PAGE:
Vladimir Putin's election as
president on March 4 dealt a blow to Russia's middle-class-based
opposition movement. After a winter of massive street protests, a
protest on Saturday drew a comparatively small crowd.
Russia's democracy movement is searching for new directions after
Vladimir Putin's election to a six-year term as president.
Ksenia Sobchak, a television personality turned activist, told
demonstrators in Moscow that the movement has to clearly state positive
She says that the movement has to get beyond chanting "Russia Without
Putin." She says democrats have to say that they are for an independent
court system, a diversity of opinion on television, and a restoration of
direct elections for mayors and governors.
Protester Mikhail Makarov says that democracy advocates should spread
the movement across Russia.
An Internet user, Makarov says people in Russia’s far-flung regions
depend too heavily on state-controlled TV for their news.
Nearby, Olga Sergeyeva says that the expansion of civil society will be
key to building a more open system in Russia. She says Russian democrats
now need a real political party.
In the March 4 elections, Mikhail Prokhorov, a billionaire businessman,
got more votes in central Moscow than Prime Minister Putin. This week,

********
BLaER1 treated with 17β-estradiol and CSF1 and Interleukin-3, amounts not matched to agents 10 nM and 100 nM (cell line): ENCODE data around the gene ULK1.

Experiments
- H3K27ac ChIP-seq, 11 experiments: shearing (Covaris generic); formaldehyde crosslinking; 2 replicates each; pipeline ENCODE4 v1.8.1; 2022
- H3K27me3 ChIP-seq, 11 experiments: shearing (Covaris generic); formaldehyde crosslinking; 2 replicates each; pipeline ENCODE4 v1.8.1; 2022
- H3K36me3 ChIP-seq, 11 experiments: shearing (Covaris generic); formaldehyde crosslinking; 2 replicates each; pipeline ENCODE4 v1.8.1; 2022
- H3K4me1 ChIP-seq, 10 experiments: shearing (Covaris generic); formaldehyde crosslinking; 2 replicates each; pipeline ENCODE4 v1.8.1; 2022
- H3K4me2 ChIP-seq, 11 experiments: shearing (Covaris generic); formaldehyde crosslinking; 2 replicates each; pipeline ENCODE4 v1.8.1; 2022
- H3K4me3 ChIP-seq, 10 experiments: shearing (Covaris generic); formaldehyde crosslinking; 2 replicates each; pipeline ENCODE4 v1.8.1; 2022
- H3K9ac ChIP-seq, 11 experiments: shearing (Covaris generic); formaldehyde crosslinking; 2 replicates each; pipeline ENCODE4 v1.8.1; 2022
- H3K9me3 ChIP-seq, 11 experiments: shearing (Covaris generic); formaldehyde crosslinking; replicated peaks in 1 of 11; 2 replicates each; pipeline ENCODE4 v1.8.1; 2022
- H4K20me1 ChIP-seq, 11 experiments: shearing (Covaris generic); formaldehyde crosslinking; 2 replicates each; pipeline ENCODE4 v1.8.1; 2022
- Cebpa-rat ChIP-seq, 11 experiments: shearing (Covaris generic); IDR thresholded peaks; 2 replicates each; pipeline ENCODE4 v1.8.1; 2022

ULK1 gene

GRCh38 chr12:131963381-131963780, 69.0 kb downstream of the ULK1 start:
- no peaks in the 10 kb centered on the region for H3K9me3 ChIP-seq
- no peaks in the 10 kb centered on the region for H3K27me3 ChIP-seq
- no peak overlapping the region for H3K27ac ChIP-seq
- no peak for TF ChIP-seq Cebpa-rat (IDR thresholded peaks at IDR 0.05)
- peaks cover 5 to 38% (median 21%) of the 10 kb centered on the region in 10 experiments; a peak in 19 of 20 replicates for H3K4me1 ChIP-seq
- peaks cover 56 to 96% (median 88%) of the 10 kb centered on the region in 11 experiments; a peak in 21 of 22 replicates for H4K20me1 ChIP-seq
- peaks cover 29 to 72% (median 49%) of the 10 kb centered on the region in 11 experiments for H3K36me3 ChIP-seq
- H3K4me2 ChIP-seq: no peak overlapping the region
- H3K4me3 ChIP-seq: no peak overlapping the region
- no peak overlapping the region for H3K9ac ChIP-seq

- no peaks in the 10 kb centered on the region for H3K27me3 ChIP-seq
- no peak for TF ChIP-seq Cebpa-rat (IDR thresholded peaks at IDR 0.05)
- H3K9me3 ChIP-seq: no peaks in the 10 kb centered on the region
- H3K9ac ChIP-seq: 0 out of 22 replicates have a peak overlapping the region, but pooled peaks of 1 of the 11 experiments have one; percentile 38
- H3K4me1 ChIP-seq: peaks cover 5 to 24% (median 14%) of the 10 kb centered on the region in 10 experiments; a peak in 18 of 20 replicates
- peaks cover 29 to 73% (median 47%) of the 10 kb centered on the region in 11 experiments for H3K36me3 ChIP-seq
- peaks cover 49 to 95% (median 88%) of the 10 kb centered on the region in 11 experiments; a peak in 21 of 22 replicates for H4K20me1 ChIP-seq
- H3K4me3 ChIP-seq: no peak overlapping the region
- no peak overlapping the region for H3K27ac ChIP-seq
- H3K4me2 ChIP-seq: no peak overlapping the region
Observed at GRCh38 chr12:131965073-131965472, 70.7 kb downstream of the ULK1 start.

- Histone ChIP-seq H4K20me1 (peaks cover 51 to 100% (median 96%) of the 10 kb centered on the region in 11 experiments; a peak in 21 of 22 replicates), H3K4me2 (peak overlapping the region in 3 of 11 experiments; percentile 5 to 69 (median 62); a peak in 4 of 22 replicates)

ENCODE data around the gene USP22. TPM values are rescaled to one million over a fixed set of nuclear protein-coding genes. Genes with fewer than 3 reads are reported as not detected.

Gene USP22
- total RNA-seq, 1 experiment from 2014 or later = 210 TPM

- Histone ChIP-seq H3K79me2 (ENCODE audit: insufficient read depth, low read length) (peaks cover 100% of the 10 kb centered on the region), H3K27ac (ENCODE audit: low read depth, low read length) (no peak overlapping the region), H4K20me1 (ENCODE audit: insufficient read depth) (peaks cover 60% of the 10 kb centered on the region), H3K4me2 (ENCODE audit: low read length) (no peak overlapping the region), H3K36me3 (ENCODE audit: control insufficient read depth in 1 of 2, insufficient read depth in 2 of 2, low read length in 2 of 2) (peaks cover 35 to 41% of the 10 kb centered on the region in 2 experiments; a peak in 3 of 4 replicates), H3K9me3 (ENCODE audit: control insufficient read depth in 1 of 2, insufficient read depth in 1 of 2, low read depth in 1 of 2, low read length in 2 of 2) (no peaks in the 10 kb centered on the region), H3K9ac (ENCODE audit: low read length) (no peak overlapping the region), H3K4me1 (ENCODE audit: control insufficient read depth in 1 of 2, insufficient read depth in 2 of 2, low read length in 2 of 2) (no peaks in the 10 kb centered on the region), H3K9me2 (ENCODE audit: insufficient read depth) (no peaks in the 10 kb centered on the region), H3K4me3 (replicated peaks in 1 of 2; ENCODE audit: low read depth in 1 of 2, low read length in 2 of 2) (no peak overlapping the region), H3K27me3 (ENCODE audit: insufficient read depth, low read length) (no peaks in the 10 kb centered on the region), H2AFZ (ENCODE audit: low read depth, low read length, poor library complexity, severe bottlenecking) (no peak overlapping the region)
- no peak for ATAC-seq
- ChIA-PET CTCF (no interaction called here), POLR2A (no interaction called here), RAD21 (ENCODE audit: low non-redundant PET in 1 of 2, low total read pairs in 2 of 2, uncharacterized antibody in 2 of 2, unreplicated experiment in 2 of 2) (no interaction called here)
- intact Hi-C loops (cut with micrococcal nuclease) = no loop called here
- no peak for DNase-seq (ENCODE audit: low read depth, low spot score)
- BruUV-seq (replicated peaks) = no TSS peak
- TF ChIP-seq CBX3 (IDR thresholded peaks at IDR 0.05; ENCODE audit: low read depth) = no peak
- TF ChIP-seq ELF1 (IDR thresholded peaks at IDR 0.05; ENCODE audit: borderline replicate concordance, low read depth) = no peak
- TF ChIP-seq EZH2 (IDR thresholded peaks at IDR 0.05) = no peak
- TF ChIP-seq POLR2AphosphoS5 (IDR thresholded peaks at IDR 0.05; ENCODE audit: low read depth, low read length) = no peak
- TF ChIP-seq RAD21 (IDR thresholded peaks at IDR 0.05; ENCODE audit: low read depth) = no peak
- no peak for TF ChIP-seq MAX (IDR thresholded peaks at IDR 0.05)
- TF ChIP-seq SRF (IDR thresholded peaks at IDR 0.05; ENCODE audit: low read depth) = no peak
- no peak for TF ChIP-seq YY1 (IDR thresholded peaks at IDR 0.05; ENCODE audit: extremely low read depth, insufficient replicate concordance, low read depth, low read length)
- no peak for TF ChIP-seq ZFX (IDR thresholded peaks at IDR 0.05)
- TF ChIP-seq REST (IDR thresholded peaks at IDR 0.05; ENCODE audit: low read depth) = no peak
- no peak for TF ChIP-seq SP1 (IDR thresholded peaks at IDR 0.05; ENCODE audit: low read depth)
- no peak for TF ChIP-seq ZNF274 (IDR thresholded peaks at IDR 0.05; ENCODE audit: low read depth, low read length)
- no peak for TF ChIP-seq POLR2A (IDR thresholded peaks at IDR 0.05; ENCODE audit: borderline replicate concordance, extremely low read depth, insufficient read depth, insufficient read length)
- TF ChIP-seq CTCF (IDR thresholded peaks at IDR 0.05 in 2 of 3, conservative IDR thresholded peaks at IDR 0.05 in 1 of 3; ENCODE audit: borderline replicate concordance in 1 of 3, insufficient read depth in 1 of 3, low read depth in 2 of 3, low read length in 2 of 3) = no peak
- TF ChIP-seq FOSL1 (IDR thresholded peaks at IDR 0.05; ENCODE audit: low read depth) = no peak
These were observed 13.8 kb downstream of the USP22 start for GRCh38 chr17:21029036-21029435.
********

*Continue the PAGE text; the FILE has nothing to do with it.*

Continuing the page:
Prokhorov is building on this middle-class base to form a new political
Andrei Khoroshilov, an organizer, sees this party as a natural outgrowth
of this winter’s citizen poll-watching movement.
He believes that with the warm weather of spring, Russians will become
active in Prokhorov's party and in other grassroots movements.
Moscow has Russia’s largest concentration of universities.
Asya Shvydkova, a 20-year-old language student, came to the rally with
her boyfriend. She says young Russians have a new interest in politics.
“We just talk a lot and think what we can change. That's why we are
here,” Shvydkova said.
As the anti-Putin coalition prepares for spring, it is losing its
Saturday's rally lacked the black flags of the nationalists - and the
red flags of the communists.
nationalists were angry that their leaders were not allowed to speak to
They broke away, conducted an unauthorized march and were promptly
Sergei Udaltsov, a leader of the Left Front, spoke at the rally and
called for a “March of 1 Million” to protest Mr. Putin's inauguration on
He then led his own breakaway march. But he was followed by only a small
group, and he, too, was promptly arrested.
Within hours, liberal leaders broke with Udaltsov.
Determined to keep middle-class support, liberals say they will work in
the coming months for reform in Russia - not revolution.